7. admin Post author

    Evolution is a biological process and not a cultural one. While I understand the impulse to have a grand unified theory that explains all things human (similar to the quest for a unified theory in physics), I am with Nietzsche when he says: “I mistrust all systematizers and avoid them. The will to a system is a lack of integrity.” Slightly less tongue in check, I don’t buy for a second the notion that the same processes of change govern life/genetics/evolution on the one hand, and cultural history on the other. Memes are not genes.

  8. J. A. LeFevre

    ‘Evolution’ is a model which can be used to describe any process where change is possible and selection is applied. ‘Evolution’ does not define the world, but is a model we use to help our understanding of it. It is a model that fits many phenomenon. Genes and memes included.

  9. admin Post author

    I confine evolution to biology, as do most others. It applies to genotypes and phenotypes. Cultural change is called “history.”

  10. J. A. LeFevre

    Nike claims its shoes ‘evolve’ as do most auto manufacturers. In describing (coining the term) meme, Dawkins was very clear to distinguish genetic from cognitive development. Almost nobody, and surly not Websters is so constrained to limit the use of words. The study of cultures past may be called history, but the progress of culture is often called evolution. You are attempting to redefine words.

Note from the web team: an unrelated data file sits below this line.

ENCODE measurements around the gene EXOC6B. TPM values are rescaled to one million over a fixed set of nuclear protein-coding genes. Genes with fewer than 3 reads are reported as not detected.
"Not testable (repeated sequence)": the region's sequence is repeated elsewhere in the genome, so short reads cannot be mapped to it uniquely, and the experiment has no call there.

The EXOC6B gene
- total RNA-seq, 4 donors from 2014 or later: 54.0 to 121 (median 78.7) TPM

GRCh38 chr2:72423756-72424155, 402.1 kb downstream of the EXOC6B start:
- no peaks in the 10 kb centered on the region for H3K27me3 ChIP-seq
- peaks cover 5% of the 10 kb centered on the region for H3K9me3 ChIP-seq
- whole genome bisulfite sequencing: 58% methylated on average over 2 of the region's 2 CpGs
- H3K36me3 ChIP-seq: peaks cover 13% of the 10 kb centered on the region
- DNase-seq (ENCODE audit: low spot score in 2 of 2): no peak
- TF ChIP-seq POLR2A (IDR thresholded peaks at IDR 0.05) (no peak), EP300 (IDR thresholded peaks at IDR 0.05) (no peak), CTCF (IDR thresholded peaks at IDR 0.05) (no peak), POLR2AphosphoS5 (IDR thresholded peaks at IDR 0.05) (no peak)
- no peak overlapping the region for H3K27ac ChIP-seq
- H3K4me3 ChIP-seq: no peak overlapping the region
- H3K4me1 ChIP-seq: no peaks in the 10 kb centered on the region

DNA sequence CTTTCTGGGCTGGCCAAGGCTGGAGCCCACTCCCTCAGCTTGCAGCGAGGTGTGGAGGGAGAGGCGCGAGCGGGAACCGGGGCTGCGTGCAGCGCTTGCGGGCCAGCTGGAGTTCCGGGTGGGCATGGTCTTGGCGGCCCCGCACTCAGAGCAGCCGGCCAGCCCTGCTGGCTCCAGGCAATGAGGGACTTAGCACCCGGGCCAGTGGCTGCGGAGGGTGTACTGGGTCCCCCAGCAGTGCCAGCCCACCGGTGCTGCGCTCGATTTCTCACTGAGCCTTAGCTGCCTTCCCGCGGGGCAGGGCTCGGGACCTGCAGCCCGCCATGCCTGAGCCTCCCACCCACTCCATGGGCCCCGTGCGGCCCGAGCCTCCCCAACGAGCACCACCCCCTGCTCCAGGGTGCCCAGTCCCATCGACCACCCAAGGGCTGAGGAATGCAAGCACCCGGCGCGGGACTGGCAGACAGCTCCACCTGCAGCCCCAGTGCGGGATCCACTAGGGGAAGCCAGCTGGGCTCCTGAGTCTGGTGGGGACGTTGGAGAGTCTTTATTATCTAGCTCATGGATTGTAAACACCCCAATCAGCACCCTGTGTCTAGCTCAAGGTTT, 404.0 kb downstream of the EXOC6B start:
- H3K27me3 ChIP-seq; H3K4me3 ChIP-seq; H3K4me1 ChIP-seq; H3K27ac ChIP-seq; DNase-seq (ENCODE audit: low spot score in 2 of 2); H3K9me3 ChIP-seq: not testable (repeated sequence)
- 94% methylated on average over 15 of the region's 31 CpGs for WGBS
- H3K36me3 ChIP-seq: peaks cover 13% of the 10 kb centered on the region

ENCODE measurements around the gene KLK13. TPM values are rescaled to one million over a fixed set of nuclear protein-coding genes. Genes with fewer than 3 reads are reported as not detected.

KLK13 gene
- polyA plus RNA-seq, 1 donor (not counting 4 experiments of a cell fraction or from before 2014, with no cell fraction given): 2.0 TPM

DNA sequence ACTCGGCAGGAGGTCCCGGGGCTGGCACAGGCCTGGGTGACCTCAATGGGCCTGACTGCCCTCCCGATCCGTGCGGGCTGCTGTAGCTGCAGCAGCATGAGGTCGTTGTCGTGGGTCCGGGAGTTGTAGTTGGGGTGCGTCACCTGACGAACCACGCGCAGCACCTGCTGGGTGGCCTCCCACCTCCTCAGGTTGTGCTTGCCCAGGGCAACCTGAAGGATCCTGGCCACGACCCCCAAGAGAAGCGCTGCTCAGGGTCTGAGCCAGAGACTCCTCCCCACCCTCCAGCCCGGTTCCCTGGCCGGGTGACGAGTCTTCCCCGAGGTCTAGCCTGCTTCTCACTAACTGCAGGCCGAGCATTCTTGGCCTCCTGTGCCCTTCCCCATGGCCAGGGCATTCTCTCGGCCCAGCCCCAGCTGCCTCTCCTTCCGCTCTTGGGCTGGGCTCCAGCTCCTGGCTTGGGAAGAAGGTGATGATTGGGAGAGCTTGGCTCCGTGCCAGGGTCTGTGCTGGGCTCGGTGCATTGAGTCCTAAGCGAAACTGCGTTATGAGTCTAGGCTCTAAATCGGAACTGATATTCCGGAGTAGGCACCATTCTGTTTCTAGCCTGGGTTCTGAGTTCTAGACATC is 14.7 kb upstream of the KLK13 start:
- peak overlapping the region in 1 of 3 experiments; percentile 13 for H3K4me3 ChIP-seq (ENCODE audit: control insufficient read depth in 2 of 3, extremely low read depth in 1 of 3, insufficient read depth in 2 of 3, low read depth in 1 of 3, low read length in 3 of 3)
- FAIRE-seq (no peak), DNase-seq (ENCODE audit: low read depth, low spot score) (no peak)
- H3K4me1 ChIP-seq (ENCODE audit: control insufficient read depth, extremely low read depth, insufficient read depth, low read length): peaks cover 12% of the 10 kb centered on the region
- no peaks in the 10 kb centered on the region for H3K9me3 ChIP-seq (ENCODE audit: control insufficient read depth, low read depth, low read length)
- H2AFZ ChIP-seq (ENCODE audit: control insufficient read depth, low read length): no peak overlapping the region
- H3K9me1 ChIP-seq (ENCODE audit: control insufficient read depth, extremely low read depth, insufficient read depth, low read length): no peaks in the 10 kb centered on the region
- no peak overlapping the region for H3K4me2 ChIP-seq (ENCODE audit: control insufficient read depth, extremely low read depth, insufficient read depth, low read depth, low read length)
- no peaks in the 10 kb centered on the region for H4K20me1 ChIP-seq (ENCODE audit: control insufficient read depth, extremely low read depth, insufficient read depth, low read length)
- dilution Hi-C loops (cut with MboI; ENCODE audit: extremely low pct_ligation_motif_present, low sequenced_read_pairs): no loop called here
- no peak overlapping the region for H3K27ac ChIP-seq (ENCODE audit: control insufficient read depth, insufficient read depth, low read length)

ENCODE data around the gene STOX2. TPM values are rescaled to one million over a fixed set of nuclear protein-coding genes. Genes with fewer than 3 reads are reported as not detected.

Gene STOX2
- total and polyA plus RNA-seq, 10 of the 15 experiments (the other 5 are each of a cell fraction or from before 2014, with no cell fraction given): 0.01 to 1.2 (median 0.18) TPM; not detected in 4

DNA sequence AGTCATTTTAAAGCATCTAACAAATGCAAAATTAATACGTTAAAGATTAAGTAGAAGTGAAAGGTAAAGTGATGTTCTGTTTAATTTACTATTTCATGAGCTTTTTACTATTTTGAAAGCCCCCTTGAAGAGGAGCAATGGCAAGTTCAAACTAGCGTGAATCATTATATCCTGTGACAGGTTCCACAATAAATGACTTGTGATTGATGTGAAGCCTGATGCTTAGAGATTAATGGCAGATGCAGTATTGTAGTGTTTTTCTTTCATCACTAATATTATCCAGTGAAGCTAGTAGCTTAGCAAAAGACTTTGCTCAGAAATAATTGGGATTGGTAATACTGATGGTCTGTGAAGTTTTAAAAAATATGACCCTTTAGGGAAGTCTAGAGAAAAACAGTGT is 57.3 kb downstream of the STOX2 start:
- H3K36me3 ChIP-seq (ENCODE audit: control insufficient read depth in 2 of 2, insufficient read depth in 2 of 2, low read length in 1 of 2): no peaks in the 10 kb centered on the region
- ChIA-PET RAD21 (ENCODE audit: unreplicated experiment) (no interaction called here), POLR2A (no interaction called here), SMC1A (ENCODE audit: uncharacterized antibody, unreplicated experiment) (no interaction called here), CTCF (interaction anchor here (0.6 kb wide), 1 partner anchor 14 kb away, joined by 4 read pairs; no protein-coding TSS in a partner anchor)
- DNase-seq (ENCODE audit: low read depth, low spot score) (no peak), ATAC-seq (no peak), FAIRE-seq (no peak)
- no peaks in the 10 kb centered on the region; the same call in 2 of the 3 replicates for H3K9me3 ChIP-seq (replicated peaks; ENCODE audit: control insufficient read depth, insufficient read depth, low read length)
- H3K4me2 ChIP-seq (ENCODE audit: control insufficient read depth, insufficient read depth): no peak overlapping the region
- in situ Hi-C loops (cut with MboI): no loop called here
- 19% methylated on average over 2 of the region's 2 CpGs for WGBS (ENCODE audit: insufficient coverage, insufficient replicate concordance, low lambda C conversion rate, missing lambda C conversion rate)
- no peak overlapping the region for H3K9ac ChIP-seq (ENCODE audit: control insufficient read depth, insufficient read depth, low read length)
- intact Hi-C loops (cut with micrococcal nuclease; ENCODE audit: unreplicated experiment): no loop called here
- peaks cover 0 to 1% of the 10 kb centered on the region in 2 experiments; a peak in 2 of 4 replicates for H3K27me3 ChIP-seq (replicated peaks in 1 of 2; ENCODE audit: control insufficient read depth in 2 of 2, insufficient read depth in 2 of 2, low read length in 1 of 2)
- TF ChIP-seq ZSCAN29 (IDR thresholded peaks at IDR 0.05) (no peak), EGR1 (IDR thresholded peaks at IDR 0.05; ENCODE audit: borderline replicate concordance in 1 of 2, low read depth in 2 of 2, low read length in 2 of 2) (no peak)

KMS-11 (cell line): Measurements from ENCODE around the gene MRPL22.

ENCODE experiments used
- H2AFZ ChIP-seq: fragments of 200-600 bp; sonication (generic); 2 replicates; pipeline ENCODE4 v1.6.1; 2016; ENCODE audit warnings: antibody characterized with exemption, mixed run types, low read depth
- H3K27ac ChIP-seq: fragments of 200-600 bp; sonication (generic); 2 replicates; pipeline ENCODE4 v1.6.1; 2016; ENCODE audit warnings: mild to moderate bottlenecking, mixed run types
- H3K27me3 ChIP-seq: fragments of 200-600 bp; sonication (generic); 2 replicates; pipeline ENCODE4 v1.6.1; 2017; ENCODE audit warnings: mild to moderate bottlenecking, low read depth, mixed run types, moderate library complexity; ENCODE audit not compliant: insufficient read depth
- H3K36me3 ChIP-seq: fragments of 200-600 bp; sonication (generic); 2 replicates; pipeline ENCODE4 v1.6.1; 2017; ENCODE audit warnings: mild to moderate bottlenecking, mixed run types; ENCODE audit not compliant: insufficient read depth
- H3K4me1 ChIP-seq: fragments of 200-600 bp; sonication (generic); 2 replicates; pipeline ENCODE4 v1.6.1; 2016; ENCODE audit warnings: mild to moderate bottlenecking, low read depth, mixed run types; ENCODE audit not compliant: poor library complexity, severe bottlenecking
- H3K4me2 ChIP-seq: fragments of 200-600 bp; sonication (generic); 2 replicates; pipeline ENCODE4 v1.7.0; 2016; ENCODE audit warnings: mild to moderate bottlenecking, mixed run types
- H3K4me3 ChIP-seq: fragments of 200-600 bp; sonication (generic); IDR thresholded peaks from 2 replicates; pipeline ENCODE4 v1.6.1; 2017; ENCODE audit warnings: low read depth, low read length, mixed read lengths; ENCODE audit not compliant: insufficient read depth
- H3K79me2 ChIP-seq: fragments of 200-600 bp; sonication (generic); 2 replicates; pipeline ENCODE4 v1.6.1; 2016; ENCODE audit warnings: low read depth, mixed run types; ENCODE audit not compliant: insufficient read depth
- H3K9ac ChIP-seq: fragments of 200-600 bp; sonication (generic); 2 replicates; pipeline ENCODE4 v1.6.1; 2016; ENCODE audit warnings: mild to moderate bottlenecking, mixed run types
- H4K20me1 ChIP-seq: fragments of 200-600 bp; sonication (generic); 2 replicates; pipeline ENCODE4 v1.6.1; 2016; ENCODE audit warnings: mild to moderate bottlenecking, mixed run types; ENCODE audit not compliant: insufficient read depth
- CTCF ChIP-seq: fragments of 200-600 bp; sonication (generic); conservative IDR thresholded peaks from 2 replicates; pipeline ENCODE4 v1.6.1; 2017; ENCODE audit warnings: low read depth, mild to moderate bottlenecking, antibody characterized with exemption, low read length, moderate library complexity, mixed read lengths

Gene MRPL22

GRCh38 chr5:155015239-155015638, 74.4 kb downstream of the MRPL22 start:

11. admin Post author

    I am not re-defining the biological concept of evolution; I am limiting it to its proper domain: to wit, life forms that use DNA/RNA to encode information, replicate, and which change over time as a result of various modes of selection. I do not consider “change over time” to be the same as “evolution.” This is an expansion of the term/concept of evolution beyond the biological realm, and in my estimation it has little warrant.

    The gene/meme thing is nothing more than an analogy, and it is a bad analogy at that, sort of like the analogy which compares brains to computers. They are not the same. They merely resemble one another in quite limited ways.

    “Cultures” are not organisms, they are not living, they are not discrete entities, they are not bounded, they do not metabolize or respire, they do not ingest or excrete food, they are not born, they do not reproduce, they do not die.

    If others want to use the term “evolution” to describe changes over time that is fine, but they are not talking about a biological process. It is a metaphor and/or an analogy.

    I will take my definition of “evolution” from science, and won’t be upset if you take yours from Webster. I will point out, however, that evolution is not “progressive.” If you have not yet read Stephen Jay Gould’s book “Full House,” you should. Whatever Gould’s faults or errors may have been, this book is not one of them. Really good stuff.

  12. J. A. LeFevre

    You are attempting to restrict ‘evolution’ to mean ‘biological evolution’. Evolution is, all the same, a descriptive expression for many a process. You are taking words out of context and insisting they are being used wrong. Metaphor and analogy are perfectly valid forms of expression, by the way.

  13. admin Post author

    In the sciences, “evolution” describes biological phenomena and processes. If others want to use these concepts as metaphors or analogies for non-biological phenomena and processes, that is fine, but let’s not pretend when they do so that what they are talking about is scientific. Metaphors and analogies are of course perfectly valid forms of expression, perhaps best suited to prose and poetry. I happen to like them both, I just don’t mix them with my evolution.